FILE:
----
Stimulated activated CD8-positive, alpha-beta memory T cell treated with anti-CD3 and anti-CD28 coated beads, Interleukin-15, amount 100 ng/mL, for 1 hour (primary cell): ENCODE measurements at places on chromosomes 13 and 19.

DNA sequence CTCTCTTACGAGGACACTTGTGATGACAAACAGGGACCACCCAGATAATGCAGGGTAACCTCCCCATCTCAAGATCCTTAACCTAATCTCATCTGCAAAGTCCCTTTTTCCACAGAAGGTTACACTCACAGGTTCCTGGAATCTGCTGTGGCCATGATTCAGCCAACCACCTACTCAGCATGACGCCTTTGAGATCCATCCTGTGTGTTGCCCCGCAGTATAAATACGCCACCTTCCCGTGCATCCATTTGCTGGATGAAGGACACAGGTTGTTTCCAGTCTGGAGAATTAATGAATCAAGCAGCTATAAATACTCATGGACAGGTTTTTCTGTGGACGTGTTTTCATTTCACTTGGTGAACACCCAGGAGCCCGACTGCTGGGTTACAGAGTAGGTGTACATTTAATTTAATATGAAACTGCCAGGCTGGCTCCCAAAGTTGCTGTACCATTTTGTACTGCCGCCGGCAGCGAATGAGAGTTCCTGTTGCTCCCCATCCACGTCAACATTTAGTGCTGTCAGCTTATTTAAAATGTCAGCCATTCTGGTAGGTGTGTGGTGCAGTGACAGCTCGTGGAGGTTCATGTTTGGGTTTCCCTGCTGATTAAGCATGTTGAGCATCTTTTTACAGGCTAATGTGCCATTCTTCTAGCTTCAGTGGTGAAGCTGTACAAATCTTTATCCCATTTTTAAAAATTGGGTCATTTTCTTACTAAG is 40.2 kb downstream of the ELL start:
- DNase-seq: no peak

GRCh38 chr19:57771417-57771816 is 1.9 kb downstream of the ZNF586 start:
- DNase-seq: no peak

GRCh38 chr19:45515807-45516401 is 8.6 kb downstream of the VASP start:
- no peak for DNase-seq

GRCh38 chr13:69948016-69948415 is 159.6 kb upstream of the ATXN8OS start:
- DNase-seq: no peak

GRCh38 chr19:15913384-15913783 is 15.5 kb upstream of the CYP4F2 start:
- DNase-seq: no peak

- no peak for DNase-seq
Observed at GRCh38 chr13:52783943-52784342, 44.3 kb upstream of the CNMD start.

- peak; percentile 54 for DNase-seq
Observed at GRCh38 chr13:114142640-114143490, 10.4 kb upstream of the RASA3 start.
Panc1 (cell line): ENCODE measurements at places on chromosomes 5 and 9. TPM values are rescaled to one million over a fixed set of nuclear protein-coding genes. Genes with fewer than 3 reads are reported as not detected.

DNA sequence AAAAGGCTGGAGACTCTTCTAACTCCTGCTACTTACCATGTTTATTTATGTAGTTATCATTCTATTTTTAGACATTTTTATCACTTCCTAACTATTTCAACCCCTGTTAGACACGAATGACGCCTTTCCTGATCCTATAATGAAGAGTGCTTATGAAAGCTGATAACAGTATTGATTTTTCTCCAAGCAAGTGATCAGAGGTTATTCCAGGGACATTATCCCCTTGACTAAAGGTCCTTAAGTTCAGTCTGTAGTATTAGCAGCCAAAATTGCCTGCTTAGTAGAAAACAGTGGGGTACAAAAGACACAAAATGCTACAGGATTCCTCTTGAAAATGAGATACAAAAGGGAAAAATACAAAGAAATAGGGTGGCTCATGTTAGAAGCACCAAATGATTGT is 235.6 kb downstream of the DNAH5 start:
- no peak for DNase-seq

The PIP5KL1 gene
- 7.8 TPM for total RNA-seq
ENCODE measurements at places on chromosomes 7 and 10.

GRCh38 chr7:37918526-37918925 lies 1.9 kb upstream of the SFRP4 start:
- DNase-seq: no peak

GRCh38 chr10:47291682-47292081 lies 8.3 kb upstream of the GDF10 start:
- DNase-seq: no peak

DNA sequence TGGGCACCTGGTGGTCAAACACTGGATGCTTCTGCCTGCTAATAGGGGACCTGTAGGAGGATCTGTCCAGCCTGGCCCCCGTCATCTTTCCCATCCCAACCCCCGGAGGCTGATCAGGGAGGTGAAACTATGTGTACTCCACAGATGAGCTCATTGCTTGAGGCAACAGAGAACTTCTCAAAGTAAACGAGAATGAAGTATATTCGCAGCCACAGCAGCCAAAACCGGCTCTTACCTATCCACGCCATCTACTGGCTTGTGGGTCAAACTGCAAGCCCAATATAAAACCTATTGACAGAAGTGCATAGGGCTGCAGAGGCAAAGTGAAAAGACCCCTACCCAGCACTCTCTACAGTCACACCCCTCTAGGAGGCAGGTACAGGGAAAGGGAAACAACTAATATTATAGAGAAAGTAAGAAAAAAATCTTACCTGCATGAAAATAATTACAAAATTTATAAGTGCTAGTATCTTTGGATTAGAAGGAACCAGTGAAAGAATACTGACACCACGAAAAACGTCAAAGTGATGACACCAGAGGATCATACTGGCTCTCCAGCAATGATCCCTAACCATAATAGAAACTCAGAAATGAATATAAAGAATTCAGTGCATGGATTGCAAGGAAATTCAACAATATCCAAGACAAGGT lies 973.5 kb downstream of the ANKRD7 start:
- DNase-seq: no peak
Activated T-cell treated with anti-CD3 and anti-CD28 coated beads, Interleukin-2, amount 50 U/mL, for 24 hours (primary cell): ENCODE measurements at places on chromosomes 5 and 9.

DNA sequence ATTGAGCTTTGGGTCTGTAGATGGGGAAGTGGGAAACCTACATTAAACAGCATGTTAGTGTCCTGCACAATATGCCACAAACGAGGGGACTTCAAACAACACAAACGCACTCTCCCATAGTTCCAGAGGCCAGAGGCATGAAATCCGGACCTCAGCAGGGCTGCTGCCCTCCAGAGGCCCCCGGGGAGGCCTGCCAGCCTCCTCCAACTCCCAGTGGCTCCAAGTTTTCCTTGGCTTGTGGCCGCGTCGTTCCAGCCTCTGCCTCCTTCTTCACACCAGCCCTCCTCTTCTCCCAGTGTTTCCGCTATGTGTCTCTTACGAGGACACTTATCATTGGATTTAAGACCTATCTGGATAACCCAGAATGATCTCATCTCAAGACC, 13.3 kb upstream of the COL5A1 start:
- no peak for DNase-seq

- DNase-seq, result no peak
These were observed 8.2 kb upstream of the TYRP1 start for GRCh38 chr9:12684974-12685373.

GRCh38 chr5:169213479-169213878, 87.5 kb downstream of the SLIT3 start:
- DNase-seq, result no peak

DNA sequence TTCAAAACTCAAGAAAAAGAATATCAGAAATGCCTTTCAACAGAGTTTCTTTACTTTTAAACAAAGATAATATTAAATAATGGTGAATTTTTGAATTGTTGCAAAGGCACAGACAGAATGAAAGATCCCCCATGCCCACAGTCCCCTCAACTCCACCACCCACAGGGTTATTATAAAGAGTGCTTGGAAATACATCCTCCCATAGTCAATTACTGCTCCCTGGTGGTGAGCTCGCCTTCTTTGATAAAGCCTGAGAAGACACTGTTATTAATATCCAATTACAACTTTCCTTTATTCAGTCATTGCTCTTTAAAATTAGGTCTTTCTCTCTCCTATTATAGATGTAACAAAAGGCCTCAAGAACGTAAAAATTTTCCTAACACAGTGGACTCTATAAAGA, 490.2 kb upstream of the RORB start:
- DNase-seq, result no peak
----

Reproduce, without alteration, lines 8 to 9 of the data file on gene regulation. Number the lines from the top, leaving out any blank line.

GRCh38 chr13:69948016-69948415 is 159.6 kb upstream of the ATXN8OS start:
- DNase-seq: no peak